Author’s Note: This article “The October Pumpkin Patch at Ardenwood ” is a stand-alone article on my website. Further parallel articles are often chapters in my two main travel guidebooks/ebooks on California. They are Northern California History Travel Adventures: 35 Suggested Trips and Northern California Travel: The Best Options. All my books on California can be see on my Amazon Author Page. A parallel Pumpkin Patch occurs each autumn in Half Moon Bay along the San Mateo Coast.
By Lee Foster
When it’s autumn in America, during September and October, Pumpkin Patches spring to life in many communities. Children dream of selecting and carving their pumpkin every fall. However, in only a few places in the U.S. can you find a large dedicated farming space right within a sprawling urban area. One example is Ardenwood Park, featuring the historic Perry Farms, in Fremont, California. Ardenwood offers one of the most robust Pumpkin Patches in the Bay Area. This celebration, leading up to Halloween, occurs each day in October at Ardenwood.
My Past Visits
For several years, while my grandsons were young, I contemplated returning to the Pumpkin Patch in October. Our entourage comprised me, my son Paul, and his sons Paultje and Charlie. Together, we went to gather up the family pumpkins.
The kids loved to ride the hay wagon pulled by an authentic John Deere tractor, bought in the 1940s by the farmer, Joe Perry. In the first year of our pilgrimages, we were fortunate, as were many other urban folks across the generations in the hay wagon, to hear Joe Perry himself. Joe spun tales of farming in this urban environment. Joe passed away in 2018, but his son Doug and other family members in the next generation carried the vision forward.
Ardenwood functions all year as a demonstration farm for urban education. It also basks in its relationship with the East Bay Parks system as part of a historic park. Both its energy at food production and public outreach peak in October.
The Pumpkin Patch
In October the fabled Pumpkin Patch is in full swing. Families have long traditions of coming here to choose a pumpkin, ride around in the hay wagon, and learn about farming.
Some of the pumpkins are grown right on the property in large plots. Many other colorful types of squash-family produce are also available. Wheelbarrows and small wagons assist customers carting the chosen pumpkins and squashes to the family car.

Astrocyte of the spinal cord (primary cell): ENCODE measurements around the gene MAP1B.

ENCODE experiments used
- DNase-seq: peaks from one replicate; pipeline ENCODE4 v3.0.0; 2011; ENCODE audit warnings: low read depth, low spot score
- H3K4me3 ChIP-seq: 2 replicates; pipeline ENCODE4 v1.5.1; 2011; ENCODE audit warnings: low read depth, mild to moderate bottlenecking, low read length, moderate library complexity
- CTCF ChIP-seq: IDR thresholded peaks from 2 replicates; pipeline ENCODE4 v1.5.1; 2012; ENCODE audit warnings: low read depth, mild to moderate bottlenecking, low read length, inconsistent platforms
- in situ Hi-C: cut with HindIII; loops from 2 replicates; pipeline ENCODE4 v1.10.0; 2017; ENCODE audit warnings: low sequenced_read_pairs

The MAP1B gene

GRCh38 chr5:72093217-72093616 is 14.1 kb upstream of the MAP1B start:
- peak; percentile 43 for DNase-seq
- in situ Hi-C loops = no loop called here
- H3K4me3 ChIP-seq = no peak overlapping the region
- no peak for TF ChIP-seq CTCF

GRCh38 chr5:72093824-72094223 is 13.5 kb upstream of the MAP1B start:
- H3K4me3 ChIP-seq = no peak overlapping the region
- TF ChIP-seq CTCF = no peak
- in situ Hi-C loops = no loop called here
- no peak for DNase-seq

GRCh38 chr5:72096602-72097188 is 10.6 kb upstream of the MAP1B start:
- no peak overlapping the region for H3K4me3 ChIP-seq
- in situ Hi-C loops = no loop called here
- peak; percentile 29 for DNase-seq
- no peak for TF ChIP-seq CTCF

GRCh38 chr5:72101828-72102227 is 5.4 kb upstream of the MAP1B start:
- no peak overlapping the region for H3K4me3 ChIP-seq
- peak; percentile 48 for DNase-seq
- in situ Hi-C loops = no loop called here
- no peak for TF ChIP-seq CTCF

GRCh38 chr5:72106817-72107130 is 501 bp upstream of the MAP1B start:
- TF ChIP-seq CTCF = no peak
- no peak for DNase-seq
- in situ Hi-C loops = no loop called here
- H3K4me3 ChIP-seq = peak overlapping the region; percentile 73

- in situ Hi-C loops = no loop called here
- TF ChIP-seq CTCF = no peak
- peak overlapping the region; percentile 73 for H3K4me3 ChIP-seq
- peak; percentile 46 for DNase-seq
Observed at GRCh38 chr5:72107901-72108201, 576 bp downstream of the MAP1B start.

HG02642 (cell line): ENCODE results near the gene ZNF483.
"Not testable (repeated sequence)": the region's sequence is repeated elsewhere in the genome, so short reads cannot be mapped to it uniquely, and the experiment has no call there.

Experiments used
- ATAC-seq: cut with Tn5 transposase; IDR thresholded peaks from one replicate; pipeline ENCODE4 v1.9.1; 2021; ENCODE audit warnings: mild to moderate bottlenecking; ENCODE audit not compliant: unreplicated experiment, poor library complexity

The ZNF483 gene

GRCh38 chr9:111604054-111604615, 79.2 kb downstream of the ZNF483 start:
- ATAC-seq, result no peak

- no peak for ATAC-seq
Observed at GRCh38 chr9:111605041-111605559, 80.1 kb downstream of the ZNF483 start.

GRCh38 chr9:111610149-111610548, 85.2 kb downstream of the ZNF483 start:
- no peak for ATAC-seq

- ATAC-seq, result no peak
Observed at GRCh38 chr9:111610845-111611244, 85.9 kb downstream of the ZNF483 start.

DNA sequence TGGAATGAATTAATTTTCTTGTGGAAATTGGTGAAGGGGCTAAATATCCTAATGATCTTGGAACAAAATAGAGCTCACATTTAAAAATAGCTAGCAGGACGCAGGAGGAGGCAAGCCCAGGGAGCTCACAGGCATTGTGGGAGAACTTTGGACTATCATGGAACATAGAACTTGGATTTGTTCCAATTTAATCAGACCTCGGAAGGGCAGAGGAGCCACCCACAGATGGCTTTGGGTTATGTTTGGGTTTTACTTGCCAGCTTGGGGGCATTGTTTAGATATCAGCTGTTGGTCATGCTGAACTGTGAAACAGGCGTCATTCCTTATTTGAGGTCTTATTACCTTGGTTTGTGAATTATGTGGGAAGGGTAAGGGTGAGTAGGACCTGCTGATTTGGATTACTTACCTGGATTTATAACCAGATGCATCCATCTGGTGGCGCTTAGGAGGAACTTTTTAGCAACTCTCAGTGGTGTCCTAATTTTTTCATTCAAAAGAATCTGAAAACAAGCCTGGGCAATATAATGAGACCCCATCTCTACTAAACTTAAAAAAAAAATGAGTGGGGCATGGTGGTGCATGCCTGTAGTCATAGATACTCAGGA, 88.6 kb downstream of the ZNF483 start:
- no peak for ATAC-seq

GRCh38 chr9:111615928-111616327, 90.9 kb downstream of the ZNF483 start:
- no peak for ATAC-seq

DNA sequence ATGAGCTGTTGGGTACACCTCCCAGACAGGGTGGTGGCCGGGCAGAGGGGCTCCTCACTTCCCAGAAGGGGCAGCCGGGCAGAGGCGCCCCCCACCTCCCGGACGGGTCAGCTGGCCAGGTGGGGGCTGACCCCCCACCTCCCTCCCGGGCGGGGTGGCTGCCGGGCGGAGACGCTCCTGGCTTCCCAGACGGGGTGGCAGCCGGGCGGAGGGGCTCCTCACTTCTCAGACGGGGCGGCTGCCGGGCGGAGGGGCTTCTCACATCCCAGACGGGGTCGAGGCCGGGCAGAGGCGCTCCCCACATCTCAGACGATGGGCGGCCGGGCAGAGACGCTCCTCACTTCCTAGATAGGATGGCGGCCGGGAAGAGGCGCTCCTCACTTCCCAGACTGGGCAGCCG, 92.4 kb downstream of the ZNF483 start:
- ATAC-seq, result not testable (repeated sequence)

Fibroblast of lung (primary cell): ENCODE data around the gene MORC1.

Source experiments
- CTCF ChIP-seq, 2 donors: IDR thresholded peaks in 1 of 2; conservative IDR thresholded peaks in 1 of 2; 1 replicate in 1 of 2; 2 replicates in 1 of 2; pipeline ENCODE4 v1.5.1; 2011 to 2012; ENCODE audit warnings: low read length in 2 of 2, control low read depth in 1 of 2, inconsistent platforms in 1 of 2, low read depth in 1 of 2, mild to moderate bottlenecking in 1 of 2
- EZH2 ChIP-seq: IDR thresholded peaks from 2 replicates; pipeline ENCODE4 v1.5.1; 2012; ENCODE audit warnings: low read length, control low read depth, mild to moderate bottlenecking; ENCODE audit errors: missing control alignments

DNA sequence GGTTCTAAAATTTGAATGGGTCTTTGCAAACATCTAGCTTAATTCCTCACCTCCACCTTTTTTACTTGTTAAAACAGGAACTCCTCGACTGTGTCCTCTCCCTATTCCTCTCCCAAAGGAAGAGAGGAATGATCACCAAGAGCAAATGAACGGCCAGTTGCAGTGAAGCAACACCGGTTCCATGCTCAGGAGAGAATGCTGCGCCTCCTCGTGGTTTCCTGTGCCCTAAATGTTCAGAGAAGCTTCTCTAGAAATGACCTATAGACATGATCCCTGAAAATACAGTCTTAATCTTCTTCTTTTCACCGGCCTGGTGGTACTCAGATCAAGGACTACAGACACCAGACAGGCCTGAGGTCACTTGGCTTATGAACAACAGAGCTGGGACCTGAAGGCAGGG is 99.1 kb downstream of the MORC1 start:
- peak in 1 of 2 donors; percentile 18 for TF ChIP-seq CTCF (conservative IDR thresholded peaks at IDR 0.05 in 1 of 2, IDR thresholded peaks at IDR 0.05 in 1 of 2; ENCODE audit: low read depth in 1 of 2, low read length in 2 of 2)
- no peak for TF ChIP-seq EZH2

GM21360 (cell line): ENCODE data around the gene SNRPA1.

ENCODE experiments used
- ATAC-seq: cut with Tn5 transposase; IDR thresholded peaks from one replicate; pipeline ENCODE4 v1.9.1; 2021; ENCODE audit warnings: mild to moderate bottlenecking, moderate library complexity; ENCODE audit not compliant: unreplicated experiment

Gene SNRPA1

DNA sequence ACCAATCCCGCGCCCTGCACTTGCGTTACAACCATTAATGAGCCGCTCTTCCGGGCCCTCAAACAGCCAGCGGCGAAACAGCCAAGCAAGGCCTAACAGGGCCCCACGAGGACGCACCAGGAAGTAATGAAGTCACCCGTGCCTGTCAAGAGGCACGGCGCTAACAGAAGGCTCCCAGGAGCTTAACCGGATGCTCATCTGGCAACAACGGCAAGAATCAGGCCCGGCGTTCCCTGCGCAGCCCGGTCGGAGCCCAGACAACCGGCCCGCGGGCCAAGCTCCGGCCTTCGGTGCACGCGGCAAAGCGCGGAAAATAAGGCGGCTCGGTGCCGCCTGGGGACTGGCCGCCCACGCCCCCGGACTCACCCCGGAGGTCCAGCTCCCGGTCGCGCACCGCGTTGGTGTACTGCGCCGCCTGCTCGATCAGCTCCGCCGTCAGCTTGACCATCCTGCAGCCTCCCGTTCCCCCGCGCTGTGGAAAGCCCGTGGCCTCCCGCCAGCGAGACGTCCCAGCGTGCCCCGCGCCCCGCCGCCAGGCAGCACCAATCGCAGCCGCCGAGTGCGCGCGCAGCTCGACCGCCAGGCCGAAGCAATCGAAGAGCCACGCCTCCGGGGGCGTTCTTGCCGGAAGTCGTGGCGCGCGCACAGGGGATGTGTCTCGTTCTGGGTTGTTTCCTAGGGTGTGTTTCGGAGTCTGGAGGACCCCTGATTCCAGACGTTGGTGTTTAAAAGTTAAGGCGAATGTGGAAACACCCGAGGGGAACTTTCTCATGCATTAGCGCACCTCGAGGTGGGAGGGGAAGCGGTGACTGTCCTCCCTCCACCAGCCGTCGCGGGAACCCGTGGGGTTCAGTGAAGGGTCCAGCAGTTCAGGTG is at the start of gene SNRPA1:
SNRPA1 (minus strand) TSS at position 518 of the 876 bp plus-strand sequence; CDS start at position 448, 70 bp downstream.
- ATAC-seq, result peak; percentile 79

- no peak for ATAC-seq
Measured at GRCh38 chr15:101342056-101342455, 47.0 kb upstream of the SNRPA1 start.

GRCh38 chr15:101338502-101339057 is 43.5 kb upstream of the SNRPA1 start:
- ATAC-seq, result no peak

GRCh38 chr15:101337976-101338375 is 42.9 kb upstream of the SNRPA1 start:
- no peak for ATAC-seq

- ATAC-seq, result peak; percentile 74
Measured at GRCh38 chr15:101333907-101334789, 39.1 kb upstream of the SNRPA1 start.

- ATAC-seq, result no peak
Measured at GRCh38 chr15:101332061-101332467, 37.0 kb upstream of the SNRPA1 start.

Kids like the large pyramid of hay bales that is built every year. Every kid seems to have an urge to climb to the top of the pyramid and tumble down the sides. But the special feature of the place is the ride in the hay wagon and the choosing of a pumpkin.
The hay wagon takes city slickers out to a remote corner of the farm. Consequently, the audience is now away from the din of the Pumpkin Patch. Most noteworthy, a talk imparts a heartfelt dream about sustainable agriculture.
The Hay Wagon
The hay wagon guide explains how and why they went organic long, long ago, before the term “organic” became commercial. There are probably comments about the rich taste of tomatoes that are fully ripened on the vine when the producer and consumer live in close proximity. The issue of sustainability comes up. The talk emphasizes the joy of watching plants grow and proceed through their brief, dramatic life cycles.
Maybe the guide parades out all the 70 crops grown here, from chard to cauliflower. The farm is a showplace, of course, but here are elements of the real deal, the real McCoy. These people have been living out an ideal of urban farming. Certainly, the Perry family members are the hard-working high priests of the plowed field. Most of the audience has had no experience of food sourcing beyond a trip to the local supermarket.
Ardenwood is more than just the Joe Perry Farm and its Pumpkin Patch, but that’s one aspect that is special. Many families return each October to get the family pumpkins and a glimpse at yesteryear. The legacy of Joe Perry will be there, forever, taking us around in spirit in the hay wagon. Above all, someone else will tell the good story one more time, now likely through the voice of the next generation.
Personal note: I was an urban farmer myself, in the 1980s, raising all the vegetables for my family of five on a small urban hillside lot in the sunny Rockridge area of Oakland. I was writing for Rodale’s Organic Gardening. Chronicle Books published my book on organic urban farming. My book continues to persists in a few legacies copies on Amazon as Backyard Farming
If You Go:
Perry Farms/Ardenwood Historic Farm Park is at 34600 Ardenwood Boulevard in Fremont, CA, 510-791-0340. Call for Pumpkin Patch details. Admission fee is $1 on weekends. Produce prices vary. More details on the entire Ardenwood Historic Farm as an East Bay Regional Park District park are available at 510-544-2797, http://www.ebparks.org/parks/ardenwood